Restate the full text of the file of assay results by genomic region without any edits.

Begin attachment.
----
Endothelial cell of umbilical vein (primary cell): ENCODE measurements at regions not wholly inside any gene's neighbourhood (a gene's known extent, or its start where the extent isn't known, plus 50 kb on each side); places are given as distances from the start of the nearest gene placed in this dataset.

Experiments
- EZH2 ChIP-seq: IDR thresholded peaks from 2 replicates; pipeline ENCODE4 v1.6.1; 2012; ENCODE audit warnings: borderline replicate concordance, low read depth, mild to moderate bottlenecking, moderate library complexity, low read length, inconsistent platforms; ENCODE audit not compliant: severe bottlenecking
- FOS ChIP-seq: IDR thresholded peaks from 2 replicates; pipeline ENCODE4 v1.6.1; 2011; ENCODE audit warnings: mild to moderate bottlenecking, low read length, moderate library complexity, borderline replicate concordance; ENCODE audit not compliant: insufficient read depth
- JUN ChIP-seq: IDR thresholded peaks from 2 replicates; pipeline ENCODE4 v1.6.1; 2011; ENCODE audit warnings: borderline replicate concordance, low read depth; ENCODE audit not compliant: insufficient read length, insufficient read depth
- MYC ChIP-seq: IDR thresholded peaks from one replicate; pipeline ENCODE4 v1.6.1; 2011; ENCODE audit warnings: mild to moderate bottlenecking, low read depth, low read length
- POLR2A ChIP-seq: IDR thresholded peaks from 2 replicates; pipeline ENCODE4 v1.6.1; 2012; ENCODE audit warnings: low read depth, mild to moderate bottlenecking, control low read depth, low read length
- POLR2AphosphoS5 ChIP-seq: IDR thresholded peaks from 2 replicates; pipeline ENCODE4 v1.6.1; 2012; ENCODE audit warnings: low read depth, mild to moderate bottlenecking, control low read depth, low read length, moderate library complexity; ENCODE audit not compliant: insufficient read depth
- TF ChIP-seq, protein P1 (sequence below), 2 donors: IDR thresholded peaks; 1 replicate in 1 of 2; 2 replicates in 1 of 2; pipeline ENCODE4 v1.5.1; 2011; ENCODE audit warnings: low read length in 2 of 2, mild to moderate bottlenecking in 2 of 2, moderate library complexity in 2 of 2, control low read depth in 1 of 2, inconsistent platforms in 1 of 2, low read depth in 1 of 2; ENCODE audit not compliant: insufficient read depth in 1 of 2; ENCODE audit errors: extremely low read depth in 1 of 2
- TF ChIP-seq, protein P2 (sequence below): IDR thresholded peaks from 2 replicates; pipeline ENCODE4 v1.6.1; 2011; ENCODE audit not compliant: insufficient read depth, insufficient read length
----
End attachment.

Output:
Endothelial cell of umbilical vein (primary cell): ENCODE measurements at regions not wholly inside any gene's neighbourhood (a gene's known extent, or its start where the extent isn't known, plus 50 kb on each side); places are given as distances from the start of the nearest gene placed in this dataset.

Experiments
- EZH2 ChIP-seq: IDR thresholded peaks from 2 replicates; pipeline ENCODE4 v1.6.1; 2012; ENCODE audit warnings: borderline replicate concordance, low read depth, mild to moderate bottlenecking, moderate library complexity, low read length, inconsistent platforms; ENCODE audit not compliant: severe bottlenecking
- FOS ChIP-seq: IDR thresholded peaks from 2 replicates; pipeline ENCODE4 v1.6.1; 2011; ENCODE audit warnings: mild to moderate bottlenecking, low read length, moderate library complexity, borderline replicate concordance; ENCODE audit not compliant: insufficient read depth
- JUN ChIP-seq: IDR thresholded peaks from 2 replicates; pipeline ENCODE4 v1.6.1; 2011; ENCODE audit warnings: borderline replicate concordance, low read depth; ENCODE audit not compliant: insufficient read length, insufficient read depth
- MYC ChIP-seq: IDR thresholded peaks from one replicate; pipeline ENCODE4 v1.6.1; 2011; ENCODE audit warnings: mild to moderate bottlenecking, low read depth, low read length
- POLR2A ChIP-seq: IDR thresholded peaks from 2 replicates; pipeline ENCODE4 v1.6.1; 2012; ENCODE audit warnings: low read depth, mild to moderate bottlenecking, control low read depth, low read length
- POLR2AphosphoS5 ChIP-seq: IDR thresholded peaks from 2 replicates; pipeline ENCODE4 v1.6.1; 2012; ENCODE audit warnings: low read depth, mild to moderate bottlenecking, control low read depth, low read length, moderate library complexity; ENCODE audit not compliant: insufficient read depth
- TF ChIP-seq, protein P1 (sequence below), 2 donors: IDR thresholded peaks; 1 replicate in 1 of 2; 2 replicates in 1 of 2; pipeline ENCODE4 v1.5.1; 2011; ENCODE audit warnings: low read length in 2 of 2, mild to moderate bottlenecking in 2 of 2, moderate library complexity in 2 of 2, control low read depth in 1 of 2, inconsistent platforms in 1 of 2, low read depth in 1 of 2; ENCODE audit not compliant: insufficient read depth in 1 of 2; ENCODE audit errors: extremely low read depth in 1 of 2
- TF ChIP-seq, protein P2 (sequence below): IDR thresholded peaks from 2 replicates; pipeline ENCODE4 v1.6.1; 2011; ENCODE audit not compliant: insufficient read depth, insufficient read length